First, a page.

– I was a little bit excited the first time I used it, because it was the last charging stop before Geiranger (in Bismo) and it was already getting late in the evening. But it worked just fine.
Ran out of juice for the first time
The trip, says Otten, «started quite good».
– In Sweden I had the first little problem. In Falkenberg I couldn´t activate charging because a Swedish phone was needed. Which I hadn´t. I called the number on the station, which led to a local energy company. A guy came in 10 minutes and activated charging. But it was only 11 kW – not 22 as stated on the charging station. So it took a lot more time than I imagined, so I came in late for my next hotel.
Range anxiety isn´t really a much used term in his vocabulary. No, software engineer Otten sees opportunities and challenges where others might see problems. But he experienced just how it feels to run out of battery power, in Granrudmoen, along E6 just north of Olympic city Lillehammer.
– Yes, I ran out of juice. The address of the charging station in Øyer was wrong. So I passed the station. I had calculated everything perfectly, but I now needed to go back. But the barrier in the middle of the road prevented an instant u-turn. And then I ran out of juice for the very first time during my two and a half years as a Zoe owner, Otten laments – but not without a smile on his face.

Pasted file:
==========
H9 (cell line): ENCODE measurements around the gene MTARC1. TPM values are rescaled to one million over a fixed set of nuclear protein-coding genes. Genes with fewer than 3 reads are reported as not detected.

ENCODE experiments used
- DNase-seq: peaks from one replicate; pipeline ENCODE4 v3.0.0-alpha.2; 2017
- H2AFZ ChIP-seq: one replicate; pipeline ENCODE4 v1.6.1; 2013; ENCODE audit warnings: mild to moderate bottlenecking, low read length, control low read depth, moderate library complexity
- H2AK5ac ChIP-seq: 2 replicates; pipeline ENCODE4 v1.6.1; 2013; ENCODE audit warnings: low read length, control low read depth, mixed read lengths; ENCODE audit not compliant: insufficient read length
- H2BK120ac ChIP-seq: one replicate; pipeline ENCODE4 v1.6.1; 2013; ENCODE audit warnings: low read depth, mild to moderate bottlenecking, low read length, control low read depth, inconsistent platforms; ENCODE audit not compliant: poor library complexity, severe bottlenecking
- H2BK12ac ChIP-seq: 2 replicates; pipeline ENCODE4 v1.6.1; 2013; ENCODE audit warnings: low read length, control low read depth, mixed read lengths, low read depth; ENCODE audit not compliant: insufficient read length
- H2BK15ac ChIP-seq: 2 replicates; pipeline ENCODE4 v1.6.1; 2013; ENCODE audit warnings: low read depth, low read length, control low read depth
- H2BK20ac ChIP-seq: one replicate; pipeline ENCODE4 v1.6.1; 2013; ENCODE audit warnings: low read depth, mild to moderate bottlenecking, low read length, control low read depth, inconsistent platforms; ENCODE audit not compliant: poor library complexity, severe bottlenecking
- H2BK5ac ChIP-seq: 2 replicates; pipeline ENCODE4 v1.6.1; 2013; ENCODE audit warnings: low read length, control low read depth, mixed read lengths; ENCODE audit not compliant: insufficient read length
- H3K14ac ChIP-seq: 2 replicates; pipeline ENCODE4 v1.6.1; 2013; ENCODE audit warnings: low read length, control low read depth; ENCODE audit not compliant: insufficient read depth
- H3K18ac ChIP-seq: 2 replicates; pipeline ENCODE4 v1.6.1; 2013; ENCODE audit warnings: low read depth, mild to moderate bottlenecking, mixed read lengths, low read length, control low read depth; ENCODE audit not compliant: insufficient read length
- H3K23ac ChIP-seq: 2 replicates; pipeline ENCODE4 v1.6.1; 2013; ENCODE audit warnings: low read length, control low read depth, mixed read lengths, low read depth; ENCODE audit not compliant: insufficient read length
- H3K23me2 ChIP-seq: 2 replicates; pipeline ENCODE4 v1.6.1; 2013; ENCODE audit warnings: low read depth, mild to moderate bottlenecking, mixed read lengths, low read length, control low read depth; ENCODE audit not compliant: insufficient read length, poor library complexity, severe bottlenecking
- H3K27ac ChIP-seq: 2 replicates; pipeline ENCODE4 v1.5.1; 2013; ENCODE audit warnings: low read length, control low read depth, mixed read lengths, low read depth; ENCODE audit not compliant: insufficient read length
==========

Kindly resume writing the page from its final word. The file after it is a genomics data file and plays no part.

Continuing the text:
– Luckily there was a recreation area by the road, as a queue was piling up behind me. Then I could ask Renault to call for roadside assistance. At that point I didn´t feel it was my fault, but maybe I should´ve considered a little better what to do. That knowledge you always get in hindsight.
One way to authorize is needed
A funny episode incurred during the phone call for help.
– What? Are you in Norway? I could hear from his voice that he was really surprised. It was clearly an interesting experience for him. Then it took an hour before the help arrived, as I didn´t know my whereabouts exactly. I was brought to the first charging station in Lillehammer, but this was the wrong one as there was no AC charger. The next one was at McDonalds and it worked fine. All of this made me arrive in Geiranger two and a half hours late.
Otten still thinks it´s fairly easy to be an EV tourist in Norway
– The best thing would be if all gas stations also offered fast charging. Then you can stop almost anywhere. And at least as important is the need for one way of authorization to all types of charging stations.
Even though there´s room for improvement, sympathetic Otten has enjoyed his electric stay in Norway very much.
– Norway is a great country with nice people. And the scenery is just fantastic. The last time I went to Norway was about 30 years ago, says Otten, adding that experiencing the country this time, driving a silent and emissionfree EV, is absolutely fabulous.
Was nicknamed Mr. Green
Otten says he´s very concerned about sustainability in general.
– I do more than just driving an EV. I´m interested in solar panels, wind farms, yes everything that´s green. Sustainability is, to put it short, really my thing. At work I´m actually labelled «Mr. Green», laughs Otten.
He is still in Norway, by the way, enjoying the rest of his holiday in Hjelle near Stryn.
– Then I will slowly return home, following basically the same route. Maybe I’ll come back in February with my Zoe when I have found a way to get to the North Cape!
This interview was written in English for a change, both as a courtesy to the Non-Norwegian speaking Otten and to spread the word to an international audience.